Evidence of Animal-Assisted Therapy in Neurological Diseases in Adults: A Systematic Review

Int J Environ Res Public Health. 2021 Dec 7;18(24):12882. doi: 10.3390/ijerph182412882.


Background: In recent years, the possibility of intervening humans with animal-assisted therapy (AAT) has been growing due to numerous physical, psychological, and social benefits provided to humanity, enabling them to maintain or improve their quality of life. There exist different animals through which this therapy can be performed. The purpose of this systematic review will focus on the effects of AAT in several neurological diseases.

Methods: The search of clinical trials was carried out in the PubMed, Scielo, Embase and PEDro databases. The selection of articles was made according to the different inclusion and exclusion criteria, incorporating those that approached neurological diseases to be reviewed.

Results: Twenty-five clinical trials were identified, seventeen of which were finally included in the review. The results indicate that animal-assisted therapy (AAT) in different neurological diseases has many benefits in several areas, for example, in motor and physical ability as well as in mental and behavioural health.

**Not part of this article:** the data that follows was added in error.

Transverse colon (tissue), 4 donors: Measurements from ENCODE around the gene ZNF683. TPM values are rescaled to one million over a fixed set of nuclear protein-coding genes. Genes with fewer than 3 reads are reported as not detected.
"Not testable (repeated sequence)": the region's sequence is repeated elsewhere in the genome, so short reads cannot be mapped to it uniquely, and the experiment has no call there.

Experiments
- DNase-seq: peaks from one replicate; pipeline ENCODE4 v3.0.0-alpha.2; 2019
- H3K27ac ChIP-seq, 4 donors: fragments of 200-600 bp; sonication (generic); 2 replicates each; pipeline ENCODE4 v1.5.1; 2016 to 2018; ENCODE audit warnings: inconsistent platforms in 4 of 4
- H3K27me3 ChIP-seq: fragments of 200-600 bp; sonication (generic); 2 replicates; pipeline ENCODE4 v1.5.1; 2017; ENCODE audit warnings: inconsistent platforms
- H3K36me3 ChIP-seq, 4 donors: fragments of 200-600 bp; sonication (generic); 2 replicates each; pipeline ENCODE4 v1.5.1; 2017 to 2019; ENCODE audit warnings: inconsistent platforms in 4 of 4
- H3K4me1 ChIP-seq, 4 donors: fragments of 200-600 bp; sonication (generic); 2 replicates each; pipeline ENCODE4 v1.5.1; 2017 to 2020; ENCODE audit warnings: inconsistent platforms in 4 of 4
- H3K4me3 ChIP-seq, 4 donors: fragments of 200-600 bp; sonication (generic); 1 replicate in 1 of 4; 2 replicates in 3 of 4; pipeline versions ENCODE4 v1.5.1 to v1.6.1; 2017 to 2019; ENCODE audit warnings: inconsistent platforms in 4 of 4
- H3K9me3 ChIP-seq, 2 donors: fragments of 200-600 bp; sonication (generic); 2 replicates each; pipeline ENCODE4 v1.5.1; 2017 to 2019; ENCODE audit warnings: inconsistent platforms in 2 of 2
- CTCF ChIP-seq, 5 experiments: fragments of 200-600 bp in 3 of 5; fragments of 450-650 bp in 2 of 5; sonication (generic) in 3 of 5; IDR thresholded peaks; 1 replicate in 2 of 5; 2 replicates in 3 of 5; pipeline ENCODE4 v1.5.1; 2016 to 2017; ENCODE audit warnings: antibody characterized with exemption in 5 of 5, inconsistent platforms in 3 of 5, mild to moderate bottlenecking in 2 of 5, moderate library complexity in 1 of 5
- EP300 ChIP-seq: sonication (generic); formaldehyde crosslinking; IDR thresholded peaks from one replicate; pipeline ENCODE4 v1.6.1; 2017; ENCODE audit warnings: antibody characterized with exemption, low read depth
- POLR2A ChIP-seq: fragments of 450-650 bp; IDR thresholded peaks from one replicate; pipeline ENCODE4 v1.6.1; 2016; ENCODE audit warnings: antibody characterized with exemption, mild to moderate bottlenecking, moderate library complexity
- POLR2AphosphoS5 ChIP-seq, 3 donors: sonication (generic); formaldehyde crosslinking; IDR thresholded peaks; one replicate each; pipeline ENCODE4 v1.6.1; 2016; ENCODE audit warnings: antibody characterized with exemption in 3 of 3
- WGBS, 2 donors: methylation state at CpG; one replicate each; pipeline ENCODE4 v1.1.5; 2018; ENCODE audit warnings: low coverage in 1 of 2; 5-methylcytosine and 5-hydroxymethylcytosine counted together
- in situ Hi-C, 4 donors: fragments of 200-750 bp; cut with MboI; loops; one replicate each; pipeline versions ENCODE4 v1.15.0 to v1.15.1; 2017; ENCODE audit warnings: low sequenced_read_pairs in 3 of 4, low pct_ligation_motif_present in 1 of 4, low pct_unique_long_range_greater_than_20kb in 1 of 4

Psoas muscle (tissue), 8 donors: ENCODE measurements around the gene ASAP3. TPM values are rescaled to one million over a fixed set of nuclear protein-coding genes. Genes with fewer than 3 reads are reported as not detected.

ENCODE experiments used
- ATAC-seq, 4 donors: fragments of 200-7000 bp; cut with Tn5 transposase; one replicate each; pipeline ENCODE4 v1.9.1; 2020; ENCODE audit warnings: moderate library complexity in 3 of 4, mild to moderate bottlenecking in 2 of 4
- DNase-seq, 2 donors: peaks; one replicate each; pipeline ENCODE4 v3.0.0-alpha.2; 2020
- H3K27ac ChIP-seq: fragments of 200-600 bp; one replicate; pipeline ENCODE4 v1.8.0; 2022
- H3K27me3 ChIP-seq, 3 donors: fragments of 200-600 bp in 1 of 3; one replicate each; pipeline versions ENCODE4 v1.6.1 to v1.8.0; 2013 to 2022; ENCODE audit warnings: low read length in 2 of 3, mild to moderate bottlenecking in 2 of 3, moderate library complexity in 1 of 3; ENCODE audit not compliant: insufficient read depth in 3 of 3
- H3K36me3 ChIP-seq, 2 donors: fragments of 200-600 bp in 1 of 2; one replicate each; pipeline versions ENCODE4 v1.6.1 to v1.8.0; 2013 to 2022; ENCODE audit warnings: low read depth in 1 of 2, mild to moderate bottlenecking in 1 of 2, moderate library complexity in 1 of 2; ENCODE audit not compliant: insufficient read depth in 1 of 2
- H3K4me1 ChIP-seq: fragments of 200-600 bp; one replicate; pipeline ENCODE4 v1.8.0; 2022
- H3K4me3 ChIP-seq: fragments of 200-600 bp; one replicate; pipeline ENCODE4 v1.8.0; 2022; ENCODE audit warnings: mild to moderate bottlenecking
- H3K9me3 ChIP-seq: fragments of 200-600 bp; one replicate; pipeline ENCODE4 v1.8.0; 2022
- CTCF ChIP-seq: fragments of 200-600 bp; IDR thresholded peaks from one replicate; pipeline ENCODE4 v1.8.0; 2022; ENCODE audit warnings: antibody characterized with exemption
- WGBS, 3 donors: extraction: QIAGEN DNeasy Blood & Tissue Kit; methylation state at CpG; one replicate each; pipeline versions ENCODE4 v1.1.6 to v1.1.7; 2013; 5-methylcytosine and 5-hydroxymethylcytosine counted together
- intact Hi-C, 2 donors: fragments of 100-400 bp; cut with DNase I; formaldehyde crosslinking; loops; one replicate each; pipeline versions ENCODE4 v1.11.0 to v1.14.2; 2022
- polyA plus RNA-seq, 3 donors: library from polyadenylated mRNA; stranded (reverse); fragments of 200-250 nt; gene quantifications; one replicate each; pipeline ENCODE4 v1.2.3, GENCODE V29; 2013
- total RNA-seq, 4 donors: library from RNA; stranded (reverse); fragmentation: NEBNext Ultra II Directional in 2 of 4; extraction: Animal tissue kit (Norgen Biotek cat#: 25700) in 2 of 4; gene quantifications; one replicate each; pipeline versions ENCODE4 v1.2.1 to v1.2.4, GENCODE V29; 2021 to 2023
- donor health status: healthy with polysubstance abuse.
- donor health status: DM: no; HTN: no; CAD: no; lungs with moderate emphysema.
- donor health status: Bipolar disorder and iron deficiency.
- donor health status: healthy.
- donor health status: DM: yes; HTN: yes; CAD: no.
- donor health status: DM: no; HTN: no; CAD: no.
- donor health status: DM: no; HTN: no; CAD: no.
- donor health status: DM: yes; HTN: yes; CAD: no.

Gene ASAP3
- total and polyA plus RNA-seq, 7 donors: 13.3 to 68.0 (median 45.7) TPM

Conclusions: This systematic review provides occupational therapy practitioners with evidence on the use of activity based on animal-assisted therapy as a novel field of intervention that can complement other therapies and obtain benefits in different populations.

Keywords: animal-assisted therapy; dementia; multiple sclerosis; neurological disease; stroke.

Publication types

  • Research Support, Non-U.S. Gov't
  • Review
  • Systematic Review

MeSH terms

  • Animal Assisted Therapy*
  • Animals
  • Humans
  • Nervous System Diseases* / therapy
  • Quality of Life